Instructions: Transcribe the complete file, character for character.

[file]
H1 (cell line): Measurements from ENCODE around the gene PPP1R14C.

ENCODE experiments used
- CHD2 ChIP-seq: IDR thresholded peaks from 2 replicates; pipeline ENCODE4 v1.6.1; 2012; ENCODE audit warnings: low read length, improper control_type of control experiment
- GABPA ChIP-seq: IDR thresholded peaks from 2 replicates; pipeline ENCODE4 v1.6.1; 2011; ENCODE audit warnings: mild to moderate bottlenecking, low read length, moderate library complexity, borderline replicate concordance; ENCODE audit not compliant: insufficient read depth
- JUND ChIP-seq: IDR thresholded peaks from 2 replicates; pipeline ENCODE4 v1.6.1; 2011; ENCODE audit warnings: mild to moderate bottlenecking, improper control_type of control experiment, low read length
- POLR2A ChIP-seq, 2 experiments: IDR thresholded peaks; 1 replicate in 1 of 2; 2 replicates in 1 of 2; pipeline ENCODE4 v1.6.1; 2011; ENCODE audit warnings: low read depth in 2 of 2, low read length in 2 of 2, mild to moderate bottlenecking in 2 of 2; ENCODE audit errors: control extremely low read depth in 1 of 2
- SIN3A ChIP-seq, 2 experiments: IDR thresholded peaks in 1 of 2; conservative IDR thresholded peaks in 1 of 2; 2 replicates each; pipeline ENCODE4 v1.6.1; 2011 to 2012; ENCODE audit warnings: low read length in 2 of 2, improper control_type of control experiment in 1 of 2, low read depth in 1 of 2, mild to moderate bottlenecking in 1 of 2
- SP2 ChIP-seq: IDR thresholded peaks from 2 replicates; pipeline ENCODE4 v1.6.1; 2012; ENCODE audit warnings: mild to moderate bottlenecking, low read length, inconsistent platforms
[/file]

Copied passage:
H1 (cell line): Measurements from ENCODE around the gene PPP1R14C.

ENCODE experiments used
- CHD2 ChIP-seq: IDR thresholded peaks from 2 replicates; pipeline ENCODE4 v1.6.1; 2012; ENCODE audit warnings: low read length, improper control_type of control experiment
- GABPA ChIP-seq: IDR thresholded peaks from 2 replicates; pipeline ENCODE4 v1.6.1; 2011; ENCODE audit warnings: mild to moderate bottlenecking, low read length, moderate library complexity, borderline replicate concordance; ENCODE audit not compliant: insufficient read depth
- JUND ChIP-seq: IDR thresholded peaks from 2 replicates; pipeline ENCODE4 v1.6.1; 2011; ENCODE audit warnings: mild to moderate bottlenecking, improper control_type of control experiment, low read length
- POLR2A ChIP-seq, 2 experiments: IDR thresholded peaks; 1 replicate in 1 of 2; 2 replicates in 1 of 2; pipeline ENCODE4 v1.6.1; 2011; ENCODE audit warnings: low read depth in 2 of 2, low read length in 2 of 2, mild to moderate bottlenecking in 2 of 2; ENCODE audit errors: control extremely low read depth in 1 of 2
- SIN3A ChIP-seq, 2 experiments: IDR thresholded peaks in 1 of 2; conservative IDR thresholded peaks in 1 of 2; 2 replicates each; pipeline ENCODE4 v1.6.1; 2011 to 2012; ENCODE audit warnings: low read length in 2 of 2, improper control_type of control experiment in 1 of 2, low read depth in 1 of 2, mild to moderate bottlenecking in 1 of 2
- SP2 ChIP-seq: IDR thresholded peaks from 2 replicates; pipeline ENCODE4 v1.6.1; 2012; ENCODE audit warnings: mild to moderate bottlenecking, low read length, inconsistent platforms